Q: Out of respect for your accomplishments, should the Twins have played this season without a center fielder?

TH: Ha! I think they can move on. Carlos Gomez was a pretty good pickup for them.  For the new stadium, when it comes in two years, he's going to be comfortable in the league to the point where he's tearing it up.

Q: Is outdoor baseball in Minnesota gonna get Prince to come out to more games?

TH: Nah. It's going to run Prince away [laughs]. It's going to be so cold in the first three months that it's going to run a lot of people away. But that summertime's going to be beautiful.

Q: On a similar note, the Twins lost yourself and Johan Santana this past off-season, and usually suffer some kind of attrition — yet they continue to win. Eventually, do you see them succeeding with NO players whatsoever?

TH: Ha! No, they're bred to win. They play the game the right way and that's going to keep going on. No matter if we're there, or David Ortiz leaves, or Johan Santana, whomever it may be, they're going to keep having the tradition where they play the game the right way. You're always going to have a chance to win if you play the game the right way. It's just hard to win the World Series and in the playoffs like that.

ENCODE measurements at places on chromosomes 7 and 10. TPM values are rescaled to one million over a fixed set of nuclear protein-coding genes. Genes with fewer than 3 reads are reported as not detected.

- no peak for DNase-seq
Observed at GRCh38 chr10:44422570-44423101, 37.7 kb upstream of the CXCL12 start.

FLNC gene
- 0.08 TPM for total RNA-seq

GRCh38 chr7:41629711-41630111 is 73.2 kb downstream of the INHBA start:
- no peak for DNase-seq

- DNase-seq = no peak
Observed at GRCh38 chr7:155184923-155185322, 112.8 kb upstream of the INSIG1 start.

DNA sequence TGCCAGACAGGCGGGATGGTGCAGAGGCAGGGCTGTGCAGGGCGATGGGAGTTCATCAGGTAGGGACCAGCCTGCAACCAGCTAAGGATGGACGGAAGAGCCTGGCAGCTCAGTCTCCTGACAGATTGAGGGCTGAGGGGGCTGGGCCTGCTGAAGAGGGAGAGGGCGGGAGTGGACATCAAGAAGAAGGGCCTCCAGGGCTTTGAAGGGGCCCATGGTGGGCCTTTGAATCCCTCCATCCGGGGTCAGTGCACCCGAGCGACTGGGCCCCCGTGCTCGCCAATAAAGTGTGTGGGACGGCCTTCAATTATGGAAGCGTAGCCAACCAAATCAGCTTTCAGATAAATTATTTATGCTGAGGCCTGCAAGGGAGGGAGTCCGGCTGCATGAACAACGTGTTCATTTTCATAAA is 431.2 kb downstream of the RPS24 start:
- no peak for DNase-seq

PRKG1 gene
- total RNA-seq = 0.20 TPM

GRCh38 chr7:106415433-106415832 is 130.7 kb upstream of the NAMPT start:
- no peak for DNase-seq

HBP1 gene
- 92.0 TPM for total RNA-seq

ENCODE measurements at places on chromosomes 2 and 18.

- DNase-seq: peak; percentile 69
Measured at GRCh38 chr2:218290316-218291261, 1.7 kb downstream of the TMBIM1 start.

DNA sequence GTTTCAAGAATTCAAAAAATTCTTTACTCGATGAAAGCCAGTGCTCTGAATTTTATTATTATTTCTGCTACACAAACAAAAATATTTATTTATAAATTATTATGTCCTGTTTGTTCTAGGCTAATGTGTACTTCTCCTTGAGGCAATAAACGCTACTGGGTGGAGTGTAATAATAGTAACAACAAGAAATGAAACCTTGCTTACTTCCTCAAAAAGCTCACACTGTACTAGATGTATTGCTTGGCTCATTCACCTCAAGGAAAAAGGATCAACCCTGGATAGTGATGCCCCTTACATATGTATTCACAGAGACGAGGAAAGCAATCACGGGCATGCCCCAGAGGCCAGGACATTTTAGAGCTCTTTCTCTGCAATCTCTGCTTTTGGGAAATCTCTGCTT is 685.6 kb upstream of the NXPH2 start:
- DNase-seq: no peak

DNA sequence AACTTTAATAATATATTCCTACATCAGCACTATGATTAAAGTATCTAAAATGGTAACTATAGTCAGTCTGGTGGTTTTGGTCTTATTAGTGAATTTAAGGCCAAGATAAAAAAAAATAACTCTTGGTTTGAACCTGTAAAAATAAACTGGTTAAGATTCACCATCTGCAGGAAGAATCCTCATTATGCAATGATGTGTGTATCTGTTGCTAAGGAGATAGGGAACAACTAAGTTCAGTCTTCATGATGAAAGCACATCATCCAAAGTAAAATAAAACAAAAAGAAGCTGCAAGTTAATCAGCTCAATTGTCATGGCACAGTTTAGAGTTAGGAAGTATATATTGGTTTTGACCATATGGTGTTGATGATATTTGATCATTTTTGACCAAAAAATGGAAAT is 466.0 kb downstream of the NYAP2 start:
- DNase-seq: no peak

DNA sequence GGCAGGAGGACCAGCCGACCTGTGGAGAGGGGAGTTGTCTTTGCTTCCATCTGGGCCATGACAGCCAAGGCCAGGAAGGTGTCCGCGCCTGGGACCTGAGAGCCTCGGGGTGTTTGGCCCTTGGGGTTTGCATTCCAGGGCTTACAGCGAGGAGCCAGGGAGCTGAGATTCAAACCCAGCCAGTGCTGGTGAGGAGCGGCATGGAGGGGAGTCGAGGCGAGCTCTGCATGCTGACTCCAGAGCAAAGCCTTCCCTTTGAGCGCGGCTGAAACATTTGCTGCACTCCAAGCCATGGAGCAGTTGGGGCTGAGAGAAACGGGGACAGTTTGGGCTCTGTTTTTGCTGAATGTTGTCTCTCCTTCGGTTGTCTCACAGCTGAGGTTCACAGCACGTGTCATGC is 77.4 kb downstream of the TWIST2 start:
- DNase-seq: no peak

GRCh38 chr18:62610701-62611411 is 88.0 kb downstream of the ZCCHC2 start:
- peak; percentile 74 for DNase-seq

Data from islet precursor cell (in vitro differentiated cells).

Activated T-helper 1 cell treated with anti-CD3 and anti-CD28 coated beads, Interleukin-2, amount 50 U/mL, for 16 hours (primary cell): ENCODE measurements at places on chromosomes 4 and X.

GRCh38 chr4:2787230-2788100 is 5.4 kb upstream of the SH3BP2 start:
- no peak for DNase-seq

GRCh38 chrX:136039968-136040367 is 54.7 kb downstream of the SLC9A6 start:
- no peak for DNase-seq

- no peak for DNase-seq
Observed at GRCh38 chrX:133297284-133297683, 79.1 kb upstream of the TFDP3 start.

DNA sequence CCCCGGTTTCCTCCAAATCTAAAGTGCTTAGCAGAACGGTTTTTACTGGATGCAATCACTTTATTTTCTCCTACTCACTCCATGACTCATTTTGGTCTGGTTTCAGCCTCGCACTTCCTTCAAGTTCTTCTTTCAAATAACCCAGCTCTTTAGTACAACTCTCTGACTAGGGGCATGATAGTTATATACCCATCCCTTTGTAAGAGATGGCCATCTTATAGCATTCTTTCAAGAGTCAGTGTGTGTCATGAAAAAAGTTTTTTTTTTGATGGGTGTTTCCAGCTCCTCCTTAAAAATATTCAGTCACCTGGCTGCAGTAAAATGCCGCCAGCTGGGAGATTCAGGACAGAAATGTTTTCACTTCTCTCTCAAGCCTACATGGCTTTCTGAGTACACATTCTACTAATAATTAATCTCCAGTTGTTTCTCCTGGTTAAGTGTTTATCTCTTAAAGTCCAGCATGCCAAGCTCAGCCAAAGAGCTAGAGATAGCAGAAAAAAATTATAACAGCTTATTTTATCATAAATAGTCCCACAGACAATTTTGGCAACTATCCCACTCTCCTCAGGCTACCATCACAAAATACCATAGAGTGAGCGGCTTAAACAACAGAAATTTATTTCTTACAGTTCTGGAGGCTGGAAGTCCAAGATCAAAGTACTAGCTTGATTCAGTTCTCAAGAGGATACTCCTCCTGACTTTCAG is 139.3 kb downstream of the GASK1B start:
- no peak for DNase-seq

Q: You've lived in Minnesota where the governor was at one time an AWA World Tag Team champion; now you live in California, where the governor was at one time a killer cyborg from the future. What kind of freak show we got goin' on in this country?

TH: It's pretty wild. All you have to do is be a sports figure or a superstar porn star [like Mary Carey] — whatever it may be — and you can get elected.

Q: Would you like to run for office someday? You seem like a pretty popular guy.